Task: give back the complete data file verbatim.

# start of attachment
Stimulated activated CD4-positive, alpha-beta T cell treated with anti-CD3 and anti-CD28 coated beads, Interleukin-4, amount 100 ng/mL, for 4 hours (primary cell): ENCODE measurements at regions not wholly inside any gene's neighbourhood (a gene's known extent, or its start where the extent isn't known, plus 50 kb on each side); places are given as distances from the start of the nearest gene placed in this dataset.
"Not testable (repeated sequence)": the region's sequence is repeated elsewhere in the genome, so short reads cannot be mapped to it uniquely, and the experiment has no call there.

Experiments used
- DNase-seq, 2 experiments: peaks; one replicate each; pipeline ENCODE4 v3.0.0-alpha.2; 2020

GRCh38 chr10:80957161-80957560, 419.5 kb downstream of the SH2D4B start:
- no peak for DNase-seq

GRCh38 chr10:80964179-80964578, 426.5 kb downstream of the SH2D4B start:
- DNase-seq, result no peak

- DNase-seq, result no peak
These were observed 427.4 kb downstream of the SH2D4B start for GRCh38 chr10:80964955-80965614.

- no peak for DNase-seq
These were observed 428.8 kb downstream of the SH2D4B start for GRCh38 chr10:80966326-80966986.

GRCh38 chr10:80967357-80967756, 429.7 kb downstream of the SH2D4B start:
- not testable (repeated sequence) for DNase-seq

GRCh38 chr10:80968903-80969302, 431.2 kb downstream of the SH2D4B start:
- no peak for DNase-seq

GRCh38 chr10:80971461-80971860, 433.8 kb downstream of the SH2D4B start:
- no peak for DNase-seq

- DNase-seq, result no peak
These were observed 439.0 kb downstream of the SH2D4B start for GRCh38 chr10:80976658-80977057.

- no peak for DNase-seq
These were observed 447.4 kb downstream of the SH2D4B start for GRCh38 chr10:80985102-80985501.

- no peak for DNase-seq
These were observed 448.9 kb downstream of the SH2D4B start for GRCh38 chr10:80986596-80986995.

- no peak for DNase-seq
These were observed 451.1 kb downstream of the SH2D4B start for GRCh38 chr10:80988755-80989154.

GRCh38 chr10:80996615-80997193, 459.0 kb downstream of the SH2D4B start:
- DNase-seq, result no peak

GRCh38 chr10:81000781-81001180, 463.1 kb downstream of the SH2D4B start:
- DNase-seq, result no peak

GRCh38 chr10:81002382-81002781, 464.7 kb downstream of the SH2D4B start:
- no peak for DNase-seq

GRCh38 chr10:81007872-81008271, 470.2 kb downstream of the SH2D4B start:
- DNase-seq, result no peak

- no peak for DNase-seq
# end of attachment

Stimulated activated CD4-positive, alpha-beta T cell treated with anti-CD3 and anti-CD28 coated beads, Interleukin-4, amount 100 ng/mL, for 4 hours (primary cell): ENCODE measurements at regions not wholly inside any gene's neighbourhood (a gene's known extent, or its start where the extent isn't known, plus 50 kb on each side); places are given as distances from the start of the nearest gene placed in this dataset.
"Not testable (repeated sequence)": the region's sequence is repeated elsewhere in the genome, so short reads cannot be mapped to it uniquely, and the experiment has no call there.

Experiments used
- DNase-seq, 2 experiments: peaks; one replicate each; pipeline ENCODE4 v3.0.0-alpha.2; 2020

GRCh38 chr10:80957161-80957560, 419.5 kb downstream of the SH2D4B start:
- no peak for DNase-seq

GRCh38 chr10:80964179-80964578, 426.5 kb downstream of the SH2D4B start:
- DNase-seq, result no peak

- DNase-seq, result no peak
These were observed 427.4 kb downstream of the SH2D4B start for GRCh38 chr10:80964955-80965614.

- no peak for DNase-seq
These were observed 428.8 kb downstream of the SH2D4B start for GRCh38 chr10:80966326-80966986.

GRCh38 chr10:80967357-80967756, 429.7 kb downstream of the SH2D4B start:
- not testable (repeated sequence) for DNase-seq

GRCh38 chr10:80968903-80969302, 431.2 kb downstream of the SH2D4B start:
- no peak for DNase-seq

GRCh38 chr10:80971461-80971860, 433.8 kb downstream of the SH2D4B start:
- no peak for DNase-seq

- DNase-seq, result no peak
These were observed 439.0 kb downstream of the SH2D4B start for GRCh38 chr10:80976658-80977057.

- no peak for DNase-seq
These were observed 447.4 kb downstream of the SH2D4B start for GRCh38 chr10:80985102-80985501.

- no peak for DNase-seq
These were observed 448.9 kb downstream of the SH2D4B start for GRCh38 chr10:80986596-80986995.

- no peak for DNase-seq
These were observed 451.1 kb downstream of the SH2D4B start for GRCh38 chr10:80988755-80989154.

GRCh38 chr10:80996615-80997193, 459.0 kb downstream of the SH2D4B start:
- DNase-seq, result no peak

GRCh38 chr10:81000781-81001180, 463.1 kb downstream of the SH2D4B start:
- DNase-seq, result no peak

GRCh38 chr10:81002382-81002781, 464.7 kb downstream of the SH2D4B start:
- no peak for DNase-seq

GRCh38 chr10:81007872-81008271, 470.2 kb downstream of the SH2D4B start:
- DNase-seq, result no peak

- no peak for DNase-seq